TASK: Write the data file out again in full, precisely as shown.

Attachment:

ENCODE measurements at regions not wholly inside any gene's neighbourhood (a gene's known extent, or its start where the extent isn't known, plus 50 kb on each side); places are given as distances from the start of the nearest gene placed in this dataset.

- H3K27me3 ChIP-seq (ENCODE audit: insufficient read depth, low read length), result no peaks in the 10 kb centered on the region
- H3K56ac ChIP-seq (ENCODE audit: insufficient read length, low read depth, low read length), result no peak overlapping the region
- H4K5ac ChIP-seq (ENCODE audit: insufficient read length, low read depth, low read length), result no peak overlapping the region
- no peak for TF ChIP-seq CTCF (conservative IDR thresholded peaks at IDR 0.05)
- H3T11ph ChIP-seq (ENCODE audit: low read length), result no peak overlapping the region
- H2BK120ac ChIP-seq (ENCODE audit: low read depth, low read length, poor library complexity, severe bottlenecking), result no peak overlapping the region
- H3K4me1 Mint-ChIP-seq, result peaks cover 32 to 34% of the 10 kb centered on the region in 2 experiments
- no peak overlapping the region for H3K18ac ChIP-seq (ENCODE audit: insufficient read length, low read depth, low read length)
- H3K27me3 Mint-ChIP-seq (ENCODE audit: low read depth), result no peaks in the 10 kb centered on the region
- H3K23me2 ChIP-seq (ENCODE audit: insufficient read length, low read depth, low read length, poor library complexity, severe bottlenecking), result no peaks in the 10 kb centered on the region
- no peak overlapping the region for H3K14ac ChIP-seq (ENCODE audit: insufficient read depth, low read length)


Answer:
ENCODE measurements at regions not wholly inside any gene's neighbourhood (a gene's known extent, or its start where the extent isn't known, plus 50 kb on each side); places are given as distances from the start of the nearest gene placed in this dataset.

- H3K27me3 ChIP-seq (ENCODE audit: insufficient read depth, low read length), result no peaks in the 10 kb centered on the region
- H3K56ac ChIP-seq (ENCODE audit: insufficient read length, low read depth, low read length), result no peak overlapping the region
- H4K5ac ChIP-seq (ENCODE audit: insufficient read length, low read depth, low read length), result no peak overlapping the region
- no peak for TF ChIP-seq CTCF (conservative IDR thresholded peaks at IDR 0.05)
- H3T11ph ChIP-seq (ENCODE audit: low read length), result no peak overlapping the region
- H2BK120ac ChIP-seq (ENCODE audit: low read depth, low read length, poor library complexity, severe bottlenecking), result no peak overlapping the region
- H3K4me1 Mint-ChIP-seq, result peaks cover 32 to 34% of the 10 kb centered on the region in 2 experiments
- no peak overlapping the region for H3K18ac ChIP-seq (ENCODE audit: insufficient read length, low read depth, low read length)
- H3K27me3 Mint-ChIP-seq (ENCODE audit: low read depth), result no peaks in the 10 kb centered on the region
- H3K23me2 ChIP-seq (ENCODE audit: insufficient read length, low read depth, low read length, poor library complexity, severe bottlenecking), result no peaks in the 10 kb centered on the region
- no peak overlapping the region for H3K14ac ChIP-seq (ENCODE audit: insufficient read depth, low read length)